Pretex

Related to Pretex: preamble

Pre`tex´


v. t.1.To frame; to devise; to disguise or excuse; hence, to pretend; to declare falsely.
References in classic literature ?
For this purpose there had been a gathering of warriors in a neighboring bay, under pretex of fishing for sturgeon; and fleets of canoes were expected to join them from the north and South.
For instance, Pretex by Lahnpaper GmbH is regarded as safe for indirect food contact.
This follows claims that she may have colluded with some doctors at the facility to be granted admission under the pretex that she is unwell to avoid being kept in remand.
Longtime effort of Hugo Chavez to integrate into MERCOSUR got in the beginning of 2006 the right pretex - Chavez accused Colombia and Peru of the unauthorized signing of bilateral agreements with the USA which, according to his statements, the Cartagena treaty does not contain nor allows.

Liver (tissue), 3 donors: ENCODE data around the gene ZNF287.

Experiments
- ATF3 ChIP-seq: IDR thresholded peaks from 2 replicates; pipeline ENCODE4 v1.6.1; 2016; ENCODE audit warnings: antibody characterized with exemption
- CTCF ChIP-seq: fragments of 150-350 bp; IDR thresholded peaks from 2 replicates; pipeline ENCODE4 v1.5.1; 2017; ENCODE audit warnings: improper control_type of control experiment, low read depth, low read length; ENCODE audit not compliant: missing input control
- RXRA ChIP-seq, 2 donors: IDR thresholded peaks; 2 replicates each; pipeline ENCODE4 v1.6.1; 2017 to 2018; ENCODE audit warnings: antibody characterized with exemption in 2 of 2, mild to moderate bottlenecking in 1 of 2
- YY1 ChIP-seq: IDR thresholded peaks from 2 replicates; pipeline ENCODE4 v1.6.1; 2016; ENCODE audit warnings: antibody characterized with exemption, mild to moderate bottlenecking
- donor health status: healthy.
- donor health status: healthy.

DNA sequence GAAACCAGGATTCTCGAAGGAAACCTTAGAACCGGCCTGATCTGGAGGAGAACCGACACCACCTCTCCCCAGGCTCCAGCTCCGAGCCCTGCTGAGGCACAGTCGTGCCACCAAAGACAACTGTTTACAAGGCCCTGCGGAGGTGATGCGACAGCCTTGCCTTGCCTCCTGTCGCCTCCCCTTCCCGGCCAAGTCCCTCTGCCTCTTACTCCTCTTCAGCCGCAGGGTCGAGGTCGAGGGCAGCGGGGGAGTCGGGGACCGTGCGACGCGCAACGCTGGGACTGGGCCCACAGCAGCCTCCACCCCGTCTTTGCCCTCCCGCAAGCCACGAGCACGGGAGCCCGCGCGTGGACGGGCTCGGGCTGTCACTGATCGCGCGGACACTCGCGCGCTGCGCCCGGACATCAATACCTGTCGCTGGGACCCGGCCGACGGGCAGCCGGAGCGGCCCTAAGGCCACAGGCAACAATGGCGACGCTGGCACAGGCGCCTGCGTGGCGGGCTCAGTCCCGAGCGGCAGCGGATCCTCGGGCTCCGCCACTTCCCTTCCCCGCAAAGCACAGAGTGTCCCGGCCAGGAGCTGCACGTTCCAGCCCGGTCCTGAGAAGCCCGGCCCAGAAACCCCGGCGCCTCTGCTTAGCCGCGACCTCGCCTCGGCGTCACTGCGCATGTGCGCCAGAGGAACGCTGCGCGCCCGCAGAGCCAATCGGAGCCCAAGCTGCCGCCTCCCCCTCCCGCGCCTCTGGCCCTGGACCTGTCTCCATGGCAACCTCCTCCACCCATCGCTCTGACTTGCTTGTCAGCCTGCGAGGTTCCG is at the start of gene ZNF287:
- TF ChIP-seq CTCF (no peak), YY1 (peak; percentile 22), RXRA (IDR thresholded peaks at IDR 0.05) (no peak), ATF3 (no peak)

With the dissolution of national armies, radicals acting under the pretex of religion began attracting disillusioned and disgruntled Muslims from all over the world to fulfill their dreams, like that of an Islamic caliphate and a purely Muslim state.
Residents concede that women in the region are being hoodwinked by middlemen on the pretex of offering jobs.
The company posted pretex loss of GBP0.3m in the year ended February 2010, compared to a loss of GBP0.5m in the year-ago period.
Ojala hubieramos contado con Epsilon y TEX para hacer la Perutilis Logica, de Alberto de Sajonia, o el Aristoteles de During, unos de los libros mas gordos en la historia del Instituto, publicados en la era precomputacional y preTEX.
Investigators ultimately found that about $880 million In pretex profits had been falsely declared for 2000 through 2002.
Also being showcased by the company were "Varitess" and "Pretex" wet laid nonwovens for technical markets.
It was the end of the "permanent revolution," reported the French charge Payart.(67) In fact, the purge of the Red Army provided a convenient pretex for abandoning staff talks, but the general staff never wanted them in any case.(68)
(178.) Clark's initial drafts were even more openly hostile, accusing Frankfurter of "forging pretex order to by-pass long established precedents of this Court," and calling the majority opinion part o "iron fist" policy toward the states.